Country welcomes EU Galileo project
China is welcoming the EU's Galileo satellite navigation system as a significant boost for industries like transport and communications.
Fang Xiangming, deputy general manager of the China Aerospace Science and Industry Corporation (CASIC), the major initiator of the project in China, was keen to stress that China intends to use the system for civilian purposes only. He was speaking during high-level Sino-French dialogues in aviation and spaceflight.
The 30-satellite system, which has a navigational fix accurate to within a metre, will provide safe, reliable and accurate navigational information for Chinese users in civil aviation and railways, waterways and road transport, Fang said.
CASIC and its French peer is building a system in China to improve the information sent by the Galileo system so that China's civil aviation can enjoy accurate, complete, feasible and continuous navigation.
Fang said China and France had enormous room for improvement in spheres like satellite navigation, because of China's huge market for global applications for a satellite navigation system and France's advanced technology and experience.
Sponsored by the European Commission and the European Space Agency, the space project is a satellite positioning and navigation system to be used entirely for civilian purposes.
The project is expected to be operational by 2008, and will compete with and even outperform the existing Global Positioning System (GPS) of the United States with more precise information with a larger coverage.
China is also willing to propel scientific co-operation with France in agriculture, space and aviation, information technology, new energy resources and studies for treating and preventing difficult diseases.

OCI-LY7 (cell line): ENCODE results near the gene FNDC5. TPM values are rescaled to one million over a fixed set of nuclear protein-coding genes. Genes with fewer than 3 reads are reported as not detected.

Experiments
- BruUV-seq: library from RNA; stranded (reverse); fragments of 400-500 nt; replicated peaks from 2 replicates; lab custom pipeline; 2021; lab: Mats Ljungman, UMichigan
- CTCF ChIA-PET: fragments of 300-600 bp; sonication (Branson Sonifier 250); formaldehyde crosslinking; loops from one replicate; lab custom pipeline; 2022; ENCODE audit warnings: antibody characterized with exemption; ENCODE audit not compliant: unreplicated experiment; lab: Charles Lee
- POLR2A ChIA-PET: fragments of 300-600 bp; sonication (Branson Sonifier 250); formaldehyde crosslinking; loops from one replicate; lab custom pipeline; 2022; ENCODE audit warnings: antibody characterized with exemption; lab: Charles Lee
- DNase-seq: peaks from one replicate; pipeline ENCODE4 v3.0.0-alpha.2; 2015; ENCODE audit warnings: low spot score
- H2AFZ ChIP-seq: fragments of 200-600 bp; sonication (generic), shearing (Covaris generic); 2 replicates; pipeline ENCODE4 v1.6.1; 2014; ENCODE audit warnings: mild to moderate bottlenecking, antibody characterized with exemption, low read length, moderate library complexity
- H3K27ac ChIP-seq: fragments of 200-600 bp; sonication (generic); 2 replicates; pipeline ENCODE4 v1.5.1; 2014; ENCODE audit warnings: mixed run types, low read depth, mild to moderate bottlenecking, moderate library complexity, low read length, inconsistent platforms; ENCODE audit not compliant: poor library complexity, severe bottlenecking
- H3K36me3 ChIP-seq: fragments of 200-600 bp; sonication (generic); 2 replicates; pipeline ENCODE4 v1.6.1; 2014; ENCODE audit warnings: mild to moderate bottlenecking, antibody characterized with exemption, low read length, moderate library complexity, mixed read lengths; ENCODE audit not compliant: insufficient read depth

Vice-minister of Science and Technology Cheng Jinpei spoke of the matter at a forum of Sino-French science and innovation which opened yesterday in Beijing.
Cheng said scientists from China and France have been conducting successful co-operation since the two sides signed government scientific agreements in 1978.
The two countries are focusing on building joint laboratories for universities and research institutes to develop other technologies, he said.
He said the forum is expected to push the co-operation into a new phase of technological innovation.
In its scientific blueprint for the next 15 years, China will concentrate on basic scientific research, and seek technological breakthroughs in energy and water resources, environmental protection, agricultural restructuring, manufacturing and food production.
The country will also improve research facilities and make more efforts to develop technological products which are more competitive in the world market, said Cheng.
Philippe Guelluy, ambassador of France to China, said scientists from the two sides have made great efforts in applying mathematics to information science.
The two sides have jointly set up a research centre at Tongji University in Shanghai. The centre will offer transport and specialized training programmes in 2006, he said.
Su Jing, an official at the Department for Policy, Regulation and System Reform with the Ministry of Science and Technology, said China will work out a series of preferential policies covering taxation, international trade and government purchase, to help create a favourable climate for companies to achieve technological innovation.